Supply Chain Analytics: What It Is, Why It Matters, and More

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Data is the bedrock of modern supply chain analytics. Learn how it’s used to improve supply chains worldwide and what a future in this impactful career could look like for you.

[Featured Image] A supply chain analyst draws a diagram on a window in blue ink. There are yellow Post-it notes stuck to the left side of the window.

Supply chain analytics uses data analytics to manage, improve, and support supply chain operations. Today, global supply chains are critical to developing and maintaining the modern economy, providing not only luxury goods to consumers but also necessities like fuel and food. 

As supply chains grow more complex, so does the need for data professionals to ensure the system runs smoothly. That’s where supply chain analytics comes in. 

In this article, you’ll learn more about supply chain analytics, explore different types used daily, and find a list of its benefits. You’ll also learn the principles underlying the digital transformation of supply chains, browse a list of standard tools, and encounter some courses that can help get you started on this impactful career today.  

What is supply chain analytics? 

Supply chain analytics uses data analytics methodologies and tools to improve supply chain management, operations, and efficiency. 

Due to their extensive reach and complex organisation, modern supply chains produce a wealth of big data, which can be analysed to understand trends, identify inefficiencies, and develop insightful solutions. Supply chain analysts use supply chain analytics to produce actionable insights that can help guide critical decision-making concerning the development, maintenance, and optimisation of supply chains.  

As e-commerce grows in size and importance, so does the need for well-trained analysts capable of understanding the supply chains that undergird it. According to Allied Market Research, for example, the global supply chain analytics market is projected to be valued at US$16.82 billion by 2027, up from a valuation of US$4.53 billion in 2019 [1].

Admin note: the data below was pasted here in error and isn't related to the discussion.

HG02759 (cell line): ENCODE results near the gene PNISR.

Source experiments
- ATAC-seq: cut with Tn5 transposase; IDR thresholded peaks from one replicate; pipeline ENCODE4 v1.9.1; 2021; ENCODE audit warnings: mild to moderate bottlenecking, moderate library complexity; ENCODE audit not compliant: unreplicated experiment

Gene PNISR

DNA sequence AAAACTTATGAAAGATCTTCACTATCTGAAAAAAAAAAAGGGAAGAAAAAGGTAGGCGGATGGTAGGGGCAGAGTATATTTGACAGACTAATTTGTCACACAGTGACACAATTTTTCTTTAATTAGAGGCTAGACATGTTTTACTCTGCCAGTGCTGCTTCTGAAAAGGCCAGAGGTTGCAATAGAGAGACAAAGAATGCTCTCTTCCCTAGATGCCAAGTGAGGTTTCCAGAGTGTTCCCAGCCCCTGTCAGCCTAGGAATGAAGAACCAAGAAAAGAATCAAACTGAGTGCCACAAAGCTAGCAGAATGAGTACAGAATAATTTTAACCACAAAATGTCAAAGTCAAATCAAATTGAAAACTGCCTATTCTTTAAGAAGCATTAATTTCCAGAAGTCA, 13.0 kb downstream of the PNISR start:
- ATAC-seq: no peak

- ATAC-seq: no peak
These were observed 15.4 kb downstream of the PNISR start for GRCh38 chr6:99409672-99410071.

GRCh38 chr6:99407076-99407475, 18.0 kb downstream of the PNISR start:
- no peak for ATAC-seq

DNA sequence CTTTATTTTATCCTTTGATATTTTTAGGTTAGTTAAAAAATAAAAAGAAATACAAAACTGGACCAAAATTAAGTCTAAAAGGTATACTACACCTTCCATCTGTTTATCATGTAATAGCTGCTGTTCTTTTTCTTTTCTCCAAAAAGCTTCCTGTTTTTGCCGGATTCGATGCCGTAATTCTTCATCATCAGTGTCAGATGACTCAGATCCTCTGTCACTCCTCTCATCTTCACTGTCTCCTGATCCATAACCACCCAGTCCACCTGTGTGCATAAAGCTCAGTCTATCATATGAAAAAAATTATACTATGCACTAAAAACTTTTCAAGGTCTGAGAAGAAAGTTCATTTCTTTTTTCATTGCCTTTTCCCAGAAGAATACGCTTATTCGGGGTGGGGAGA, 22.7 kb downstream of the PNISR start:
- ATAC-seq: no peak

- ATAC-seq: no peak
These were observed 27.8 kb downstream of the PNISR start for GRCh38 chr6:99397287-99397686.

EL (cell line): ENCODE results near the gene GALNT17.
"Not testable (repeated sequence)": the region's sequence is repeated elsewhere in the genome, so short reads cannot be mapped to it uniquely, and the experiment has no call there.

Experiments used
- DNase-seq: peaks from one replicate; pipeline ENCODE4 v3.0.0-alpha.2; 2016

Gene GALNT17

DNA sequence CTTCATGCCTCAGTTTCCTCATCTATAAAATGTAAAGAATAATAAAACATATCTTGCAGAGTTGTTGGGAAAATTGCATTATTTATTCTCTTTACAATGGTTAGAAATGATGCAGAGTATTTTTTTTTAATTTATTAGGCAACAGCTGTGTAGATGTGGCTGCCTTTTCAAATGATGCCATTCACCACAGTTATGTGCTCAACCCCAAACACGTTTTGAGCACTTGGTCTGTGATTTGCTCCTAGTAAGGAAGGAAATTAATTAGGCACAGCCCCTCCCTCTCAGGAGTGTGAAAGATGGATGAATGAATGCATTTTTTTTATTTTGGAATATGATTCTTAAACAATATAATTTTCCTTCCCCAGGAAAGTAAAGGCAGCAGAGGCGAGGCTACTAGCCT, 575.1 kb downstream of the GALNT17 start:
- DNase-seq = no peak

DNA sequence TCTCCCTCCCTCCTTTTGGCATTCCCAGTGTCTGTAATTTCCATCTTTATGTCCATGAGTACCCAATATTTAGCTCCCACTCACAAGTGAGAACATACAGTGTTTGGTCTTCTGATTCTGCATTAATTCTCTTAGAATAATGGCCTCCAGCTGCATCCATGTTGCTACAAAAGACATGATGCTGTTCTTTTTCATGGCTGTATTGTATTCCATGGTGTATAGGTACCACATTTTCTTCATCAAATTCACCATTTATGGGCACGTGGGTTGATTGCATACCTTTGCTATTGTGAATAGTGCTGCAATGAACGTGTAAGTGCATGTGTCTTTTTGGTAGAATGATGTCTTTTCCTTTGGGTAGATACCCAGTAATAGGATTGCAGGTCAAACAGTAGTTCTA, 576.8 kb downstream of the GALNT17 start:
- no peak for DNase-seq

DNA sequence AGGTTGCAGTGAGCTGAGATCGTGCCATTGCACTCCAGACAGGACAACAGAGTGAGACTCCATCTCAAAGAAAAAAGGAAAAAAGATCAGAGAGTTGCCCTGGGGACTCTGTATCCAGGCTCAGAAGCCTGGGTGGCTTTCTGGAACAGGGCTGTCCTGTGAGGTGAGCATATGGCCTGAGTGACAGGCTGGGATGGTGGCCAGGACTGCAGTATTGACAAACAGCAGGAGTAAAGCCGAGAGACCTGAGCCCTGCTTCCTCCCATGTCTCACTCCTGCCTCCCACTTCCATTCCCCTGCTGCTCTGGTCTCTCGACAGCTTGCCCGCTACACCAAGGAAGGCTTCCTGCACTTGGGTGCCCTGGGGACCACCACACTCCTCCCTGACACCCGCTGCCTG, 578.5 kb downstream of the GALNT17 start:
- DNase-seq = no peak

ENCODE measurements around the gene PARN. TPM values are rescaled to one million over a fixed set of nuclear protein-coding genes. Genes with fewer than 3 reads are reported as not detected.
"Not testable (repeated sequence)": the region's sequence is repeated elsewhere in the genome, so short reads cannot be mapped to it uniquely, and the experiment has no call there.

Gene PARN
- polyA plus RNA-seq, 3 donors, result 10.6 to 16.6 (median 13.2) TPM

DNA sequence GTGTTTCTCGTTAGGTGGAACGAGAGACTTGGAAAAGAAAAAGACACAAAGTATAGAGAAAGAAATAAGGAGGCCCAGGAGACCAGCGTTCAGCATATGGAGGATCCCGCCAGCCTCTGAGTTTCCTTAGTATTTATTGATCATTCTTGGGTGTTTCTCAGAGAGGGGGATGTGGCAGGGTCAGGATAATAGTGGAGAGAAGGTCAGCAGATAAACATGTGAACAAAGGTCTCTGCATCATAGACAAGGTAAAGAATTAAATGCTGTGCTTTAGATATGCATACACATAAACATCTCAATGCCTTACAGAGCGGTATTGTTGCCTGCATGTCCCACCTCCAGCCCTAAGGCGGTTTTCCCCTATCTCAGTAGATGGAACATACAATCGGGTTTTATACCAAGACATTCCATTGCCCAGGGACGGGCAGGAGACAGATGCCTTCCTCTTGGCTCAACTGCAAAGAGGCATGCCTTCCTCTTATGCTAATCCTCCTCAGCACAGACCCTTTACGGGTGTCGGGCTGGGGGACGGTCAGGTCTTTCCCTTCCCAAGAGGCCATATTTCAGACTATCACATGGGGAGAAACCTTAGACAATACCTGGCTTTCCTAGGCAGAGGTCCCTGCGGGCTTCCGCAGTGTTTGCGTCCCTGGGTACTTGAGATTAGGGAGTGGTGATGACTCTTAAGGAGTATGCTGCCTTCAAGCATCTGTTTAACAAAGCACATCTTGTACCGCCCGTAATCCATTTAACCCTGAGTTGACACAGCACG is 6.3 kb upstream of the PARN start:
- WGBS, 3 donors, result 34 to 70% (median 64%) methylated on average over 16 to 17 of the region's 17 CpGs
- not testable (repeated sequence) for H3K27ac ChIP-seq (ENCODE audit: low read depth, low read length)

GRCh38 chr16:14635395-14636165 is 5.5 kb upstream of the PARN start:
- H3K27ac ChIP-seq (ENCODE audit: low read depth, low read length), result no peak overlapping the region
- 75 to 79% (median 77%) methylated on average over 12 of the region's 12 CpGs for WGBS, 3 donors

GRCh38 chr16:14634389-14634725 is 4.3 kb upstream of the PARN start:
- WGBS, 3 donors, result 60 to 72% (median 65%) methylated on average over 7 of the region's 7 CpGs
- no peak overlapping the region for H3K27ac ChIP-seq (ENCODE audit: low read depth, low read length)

Supply chain analytics example 

When most people purchase shoes in a department store, they rarely consider the origin of the shoes’ materials, how the shoes were manufactured, or how they were transported to the store. But, logistics professionals like supply chain analysts focus on these details daily. 

To better manage all these factors, logistics professionals use data analytics to find trends and patterns in the big data produced by their supply chain. For example, a supply chain analyst working for the shoe manufacturer might analyse historical sales data to predict when shoe demand will rise and fall in the foreseeable future. Known as demand forecasting, this standard supply chain analytics method ensures that businesses can effectively plan their material sourcing, manufacturing, and distribution to meet customer demand (a process known as demand planning). 

Supply chain analytics benefits 

There are many benefits to using supply chain analytics. Some of the most common benefits include: 

  • More efficient supply chain management

  • Reduced operational costs

  • Improved planning 

  • Better risk management 

  • Greater understanding of future events

Types of supply chain analytics 

There are five primary kinds of supply chain analytics: descriptive, diagnostic, predictive, prescriptive, and cognitive. While each of these types corresponds with those used in data analytics more generally, they each have unique focuses when applied to supply chains that make them unique. Here’s how each function works:

Descriptive analytics

Descriptive analytics uses data to describe trends and relationships, such as a supply chain performance or a warehouse’s inventory levels. Consequently, logistics professionals use descriptive analytics to understand how a supply chain and its parts are currently working. 

Diagnostic analytics 

Diagnostic analytics uses data to diagnose a supply chain problem, such as why shipments were delayed or sales targets were not made. Logistics professionals use diagnostic analytics to understand better why trends or relationships exist within the data and the factors contributing to them. 

Predictive analytics